Alison Marie Hylan, 18, freshman studying screenwriting at Drexel U.


Alison Marie Hylan, whose struggle with epilepsy and determination to have a normal life became an inspiration to others, died Sunday at Drexel University in Philadelphia after a seizure. She was 18.

Miss Hylan, a freshman screenwriting student, was born in Annapolis. She was raised in Pasadena and Arnold, where she moved with her family in 2000.

"She started writing as a child, and when she was older she'd enter poetry contests and get her things published," said her mother, Jan E. Hylan, a second-grade teacher at Richard Henry Lee Elementary School in Glen Burnie.

Miss Hylan graduated from Broadneck High School last year. She had been president of the school's Best Buddies Club, which helps developmentally challenged students integrate with their teenage peers. She also had been a member of the Key Club, a community service organization, and edited its newsletter.

Miss Hylan's epilepsy was diagnosed when she was a third-grader.

"Sometimes there were periods of absence because of her illness, but she'd come back to school and fight tooth and nail to get caught up. Her death came as an awful shock to us," said Mark Ellis, who teaches speech and creative writing at Broadneck.

"We discuss many different issues in my class, and she had the unique ability in being able and willing to speak her mind. She was fearless," he said. "She was also a talented and insightful writer who was always concerned with the way other people are treated."

Several summers ago, Miss Hylan began attending Camp Great Rock in Laytonsville, for epileptic children.

"When she came as a camper, we quickly realized her abilities and made her a counselor-in-training. She worked well with children and could empathize with them and their concerns," said Sandra Cushner Weinstein, a clinical therapist and clinical social worker who is the camp's director.

"She had big goals for herself and was excited about going off to college. She was very committed to going out and doing things. She was determined not to let anything get her down," Ms. Weinstein said. "She was a determined woman who just happened to have epilepsy."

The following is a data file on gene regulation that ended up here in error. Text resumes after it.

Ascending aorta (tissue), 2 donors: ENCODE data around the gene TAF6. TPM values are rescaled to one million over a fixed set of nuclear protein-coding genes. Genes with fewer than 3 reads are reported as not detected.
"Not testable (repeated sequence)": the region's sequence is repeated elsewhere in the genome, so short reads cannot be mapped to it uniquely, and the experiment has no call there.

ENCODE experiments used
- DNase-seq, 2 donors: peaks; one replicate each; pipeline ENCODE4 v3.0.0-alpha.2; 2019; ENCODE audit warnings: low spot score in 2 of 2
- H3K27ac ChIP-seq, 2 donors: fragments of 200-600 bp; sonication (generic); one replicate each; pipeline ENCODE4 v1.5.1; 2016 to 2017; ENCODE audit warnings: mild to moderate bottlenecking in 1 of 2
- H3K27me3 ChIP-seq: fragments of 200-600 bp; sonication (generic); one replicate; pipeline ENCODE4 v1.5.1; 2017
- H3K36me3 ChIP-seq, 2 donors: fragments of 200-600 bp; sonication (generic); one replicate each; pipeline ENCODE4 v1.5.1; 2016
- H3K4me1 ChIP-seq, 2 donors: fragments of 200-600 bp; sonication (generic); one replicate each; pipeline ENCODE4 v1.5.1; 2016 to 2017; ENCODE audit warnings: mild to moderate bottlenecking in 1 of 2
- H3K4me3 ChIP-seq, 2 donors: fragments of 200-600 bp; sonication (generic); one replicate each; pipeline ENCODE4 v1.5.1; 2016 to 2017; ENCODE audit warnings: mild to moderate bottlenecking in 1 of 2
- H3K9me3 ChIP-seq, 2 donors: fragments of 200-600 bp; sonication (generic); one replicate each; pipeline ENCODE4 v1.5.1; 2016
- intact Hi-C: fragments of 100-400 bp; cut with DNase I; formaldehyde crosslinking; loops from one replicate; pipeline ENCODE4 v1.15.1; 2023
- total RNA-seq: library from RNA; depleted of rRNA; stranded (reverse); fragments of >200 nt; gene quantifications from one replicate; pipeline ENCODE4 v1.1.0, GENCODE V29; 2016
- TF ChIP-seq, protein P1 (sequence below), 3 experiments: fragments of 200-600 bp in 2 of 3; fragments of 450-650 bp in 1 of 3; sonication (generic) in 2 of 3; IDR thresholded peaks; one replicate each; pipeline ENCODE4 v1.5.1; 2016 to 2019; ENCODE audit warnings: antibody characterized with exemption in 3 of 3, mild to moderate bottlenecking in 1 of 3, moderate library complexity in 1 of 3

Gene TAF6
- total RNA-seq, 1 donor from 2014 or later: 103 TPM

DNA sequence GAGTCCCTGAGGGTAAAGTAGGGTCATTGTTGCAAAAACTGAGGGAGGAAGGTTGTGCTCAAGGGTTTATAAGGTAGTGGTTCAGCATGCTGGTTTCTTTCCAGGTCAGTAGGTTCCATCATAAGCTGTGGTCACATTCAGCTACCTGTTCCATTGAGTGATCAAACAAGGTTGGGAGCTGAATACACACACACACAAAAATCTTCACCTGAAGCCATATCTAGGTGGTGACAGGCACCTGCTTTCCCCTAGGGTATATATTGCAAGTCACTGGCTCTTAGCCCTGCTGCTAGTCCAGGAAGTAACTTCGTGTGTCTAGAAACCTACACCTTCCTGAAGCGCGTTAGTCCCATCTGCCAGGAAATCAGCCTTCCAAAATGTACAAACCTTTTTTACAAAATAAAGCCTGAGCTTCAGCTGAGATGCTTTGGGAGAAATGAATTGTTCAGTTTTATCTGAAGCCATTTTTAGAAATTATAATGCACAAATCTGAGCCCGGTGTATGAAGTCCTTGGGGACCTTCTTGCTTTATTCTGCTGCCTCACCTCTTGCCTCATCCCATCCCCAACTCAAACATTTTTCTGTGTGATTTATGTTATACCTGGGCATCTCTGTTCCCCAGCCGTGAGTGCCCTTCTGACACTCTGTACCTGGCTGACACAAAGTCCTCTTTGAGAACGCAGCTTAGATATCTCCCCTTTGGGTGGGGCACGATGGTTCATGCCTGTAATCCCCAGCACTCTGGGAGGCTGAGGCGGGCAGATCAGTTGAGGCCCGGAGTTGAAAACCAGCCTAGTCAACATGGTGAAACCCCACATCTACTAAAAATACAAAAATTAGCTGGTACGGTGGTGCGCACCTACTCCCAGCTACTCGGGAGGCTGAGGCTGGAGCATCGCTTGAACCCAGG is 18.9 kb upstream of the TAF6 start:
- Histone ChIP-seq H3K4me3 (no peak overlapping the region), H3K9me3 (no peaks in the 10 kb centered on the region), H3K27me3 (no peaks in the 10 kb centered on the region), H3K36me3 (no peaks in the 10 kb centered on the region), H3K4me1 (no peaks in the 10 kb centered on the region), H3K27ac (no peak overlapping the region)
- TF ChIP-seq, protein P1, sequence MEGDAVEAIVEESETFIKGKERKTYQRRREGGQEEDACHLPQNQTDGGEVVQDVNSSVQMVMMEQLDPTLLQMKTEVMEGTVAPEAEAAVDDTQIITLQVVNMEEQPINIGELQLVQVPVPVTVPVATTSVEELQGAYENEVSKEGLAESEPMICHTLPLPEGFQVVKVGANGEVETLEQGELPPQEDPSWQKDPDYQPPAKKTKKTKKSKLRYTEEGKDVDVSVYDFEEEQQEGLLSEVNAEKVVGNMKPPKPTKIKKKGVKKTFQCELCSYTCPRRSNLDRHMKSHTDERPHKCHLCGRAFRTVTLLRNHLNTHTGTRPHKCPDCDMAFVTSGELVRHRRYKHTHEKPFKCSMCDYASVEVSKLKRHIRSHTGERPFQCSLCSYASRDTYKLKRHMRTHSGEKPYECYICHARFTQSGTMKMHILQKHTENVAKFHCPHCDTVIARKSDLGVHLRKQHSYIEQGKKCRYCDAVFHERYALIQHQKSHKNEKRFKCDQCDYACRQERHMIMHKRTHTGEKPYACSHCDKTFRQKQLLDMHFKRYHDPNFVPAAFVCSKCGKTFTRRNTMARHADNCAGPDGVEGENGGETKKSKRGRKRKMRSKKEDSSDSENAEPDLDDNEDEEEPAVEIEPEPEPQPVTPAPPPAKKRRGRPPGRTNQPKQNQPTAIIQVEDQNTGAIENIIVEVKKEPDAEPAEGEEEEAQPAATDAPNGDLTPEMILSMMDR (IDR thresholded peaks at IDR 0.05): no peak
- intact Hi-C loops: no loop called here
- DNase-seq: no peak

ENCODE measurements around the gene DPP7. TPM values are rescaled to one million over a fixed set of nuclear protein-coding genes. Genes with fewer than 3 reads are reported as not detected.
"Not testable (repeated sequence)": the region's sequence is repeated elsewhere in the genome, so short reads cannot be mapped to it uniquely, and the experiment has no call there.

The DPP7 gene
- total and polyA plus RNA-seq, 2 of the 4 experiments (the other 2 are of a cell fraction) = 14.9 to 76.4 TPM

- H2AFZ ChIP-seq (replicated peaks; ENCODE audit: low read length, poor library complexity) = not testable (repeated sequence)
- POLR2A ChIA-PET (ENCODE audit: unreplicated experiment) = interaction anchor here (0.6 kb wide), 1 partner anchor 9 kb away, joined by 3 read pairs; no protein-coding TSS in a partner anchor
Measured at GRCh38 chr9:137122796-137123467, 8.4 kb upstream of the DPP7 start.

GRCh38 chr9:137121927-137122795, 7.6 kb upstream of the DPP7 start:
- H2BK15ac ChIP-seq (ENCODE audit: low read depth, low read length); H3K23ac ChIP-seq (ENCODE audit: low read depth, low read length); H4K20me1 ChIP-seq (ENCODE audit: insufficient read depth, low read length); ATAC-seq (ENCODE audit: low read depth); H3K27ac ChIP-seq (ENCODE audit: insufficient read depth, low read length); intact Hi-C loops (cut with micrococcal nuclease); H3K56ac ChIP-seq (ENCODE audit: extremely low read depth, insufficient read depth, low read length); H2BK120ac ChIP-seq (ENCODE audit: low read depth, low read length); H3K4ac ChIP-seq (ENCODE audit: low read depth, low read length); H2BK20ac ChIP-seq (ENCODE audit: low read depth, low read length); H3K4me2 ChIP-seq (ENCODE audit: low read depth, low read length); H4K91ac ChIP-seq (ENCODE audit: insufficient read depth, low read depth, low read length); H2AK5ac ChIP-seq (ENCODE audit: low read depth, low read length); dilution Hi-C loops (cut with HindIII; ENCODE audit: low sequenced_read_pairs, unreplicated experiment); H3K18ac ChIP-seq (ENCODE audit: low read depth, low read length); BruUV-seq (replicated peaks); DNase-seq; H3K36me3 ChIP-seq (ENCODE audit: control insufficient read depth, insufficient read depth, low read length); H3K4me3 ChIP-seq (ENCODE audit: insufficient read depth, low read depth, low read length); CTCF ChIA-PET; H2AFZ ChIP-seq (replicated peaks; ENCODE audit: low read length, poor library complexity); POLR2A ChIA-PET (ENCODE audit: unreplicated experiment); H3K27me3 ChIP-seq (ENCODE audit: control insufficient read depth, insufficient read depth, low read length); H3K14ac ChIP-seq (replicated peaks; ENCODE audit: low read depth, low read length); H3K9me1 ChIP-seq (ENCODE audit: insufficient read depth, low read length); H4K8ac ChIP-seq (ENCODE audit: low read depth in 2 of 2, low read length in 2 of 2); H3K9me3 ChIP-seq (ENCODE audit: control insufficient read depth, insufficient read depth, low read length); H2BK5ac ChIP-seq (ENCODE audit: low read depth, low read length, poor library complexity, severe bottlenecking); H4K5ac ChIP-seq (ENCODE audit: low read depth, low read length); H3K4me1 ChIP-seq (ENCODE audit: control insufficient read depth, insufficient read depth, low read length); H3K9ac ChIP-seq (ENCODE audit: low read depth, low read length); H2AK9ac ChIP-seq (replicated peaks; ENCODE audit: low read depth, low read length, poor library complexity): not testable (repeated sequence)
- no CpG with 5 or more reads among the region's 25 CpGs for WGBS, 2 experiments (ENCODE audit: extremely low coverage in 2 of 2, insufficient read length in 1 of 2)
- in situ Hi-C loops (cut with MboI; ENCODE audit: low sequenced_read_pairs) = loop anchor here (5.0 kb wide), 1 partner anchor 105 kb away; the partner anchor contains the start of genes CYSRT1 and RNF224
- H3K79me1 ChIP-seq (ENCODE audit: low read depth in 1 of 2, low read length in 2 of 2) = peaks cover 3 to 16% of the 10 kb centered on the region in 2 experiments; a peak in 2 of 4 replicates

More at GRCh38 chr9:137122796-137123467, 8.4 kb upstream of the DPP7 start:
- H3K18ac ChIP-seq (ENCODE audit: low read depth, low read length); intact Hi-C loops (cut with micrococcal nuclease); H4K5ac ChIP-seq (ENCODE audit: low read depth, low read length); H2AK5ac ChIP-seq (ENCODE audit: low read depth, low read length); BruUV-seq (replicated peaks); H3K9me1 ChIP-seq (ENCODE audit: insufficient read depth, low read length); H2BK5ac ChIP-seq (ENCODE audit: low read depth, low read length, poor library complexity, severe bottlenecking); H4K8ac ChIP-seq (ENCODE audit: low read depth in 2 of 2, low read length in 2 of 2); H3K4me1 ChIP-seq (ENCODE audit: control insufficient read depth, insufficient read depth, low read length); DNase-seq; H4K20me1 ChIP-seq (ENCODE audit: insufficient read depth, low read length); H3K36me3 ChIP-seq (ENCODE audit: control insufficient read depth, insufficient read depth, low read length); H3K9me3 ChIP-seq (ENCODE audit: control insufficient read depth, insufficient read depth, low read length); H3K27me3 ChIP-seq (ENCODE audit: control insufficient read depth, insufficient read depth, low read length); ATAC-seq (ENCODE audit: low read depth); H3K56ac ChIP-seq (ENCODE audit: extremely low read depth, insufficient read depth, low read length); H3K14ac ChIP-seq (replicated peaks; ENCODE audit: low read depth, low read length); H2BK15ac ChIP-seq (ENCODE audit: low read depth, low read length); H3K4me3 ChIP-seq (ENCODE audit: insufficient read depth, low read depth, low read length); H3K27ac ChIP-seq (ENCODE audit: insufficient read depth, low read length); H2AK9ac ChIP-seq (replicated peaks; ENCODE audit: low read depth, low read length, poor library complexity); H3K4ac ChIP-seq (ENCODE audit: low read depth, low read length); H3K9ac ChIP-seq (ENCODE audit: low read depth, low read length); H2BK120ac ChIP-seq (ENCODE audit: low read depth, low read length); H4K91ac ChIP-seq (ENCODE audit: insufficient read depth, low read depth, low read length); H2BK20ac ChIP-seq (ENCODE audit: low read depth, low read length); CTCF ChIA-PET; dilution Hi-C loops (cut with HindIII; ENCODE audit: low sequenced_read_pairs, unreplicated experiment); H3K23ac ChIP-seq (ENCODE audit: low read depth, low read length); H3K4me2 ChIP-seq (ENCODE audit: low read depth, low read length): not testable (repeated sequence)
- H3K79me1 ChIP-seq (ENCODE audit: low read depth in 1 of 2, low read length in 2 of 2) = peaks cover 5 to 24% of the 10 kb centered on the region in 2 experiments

Miss Hylan's seizures seemed to come under control after neurologists at Johns Hopkins Hospital implanted a vagus nerve stimulator two years ago.

"She only had one or two a year," her mother said. "She fought her epilepsy and didn't want to be mollycoddled. The only thing she wanted to do was to live a normal teenager's life."

"It's a hard process," Ms. Weinstein said. "Epilepsy can be controlled through medication or surgery. In some cases, it comes back or people grow out of it."

Miss Hylan began studying at Drexel last fall. She hoped to eventually work in Hollywood and with her brother, Leo P. Hylan III, a senior film student at the School of the Art Institute of Chicago, and "they talked about doing movies together one day," Mrs. Hylan said.

"She had only completed one term at Drexel, but that was enough time for her vivacity and good humor to win her many friends. She will be missed," said a posting on the Drexel Web site reporting her death.

A funeral service will be held at 10:30 a.m. Friday at St. Andrew by the Bay Roman Catholic Church, 701 College Parkway, Arnold.

In addition to her mother and brother, Miss Hylan is survived by her father, Leo P. Hylan, a Baltimore attorney.

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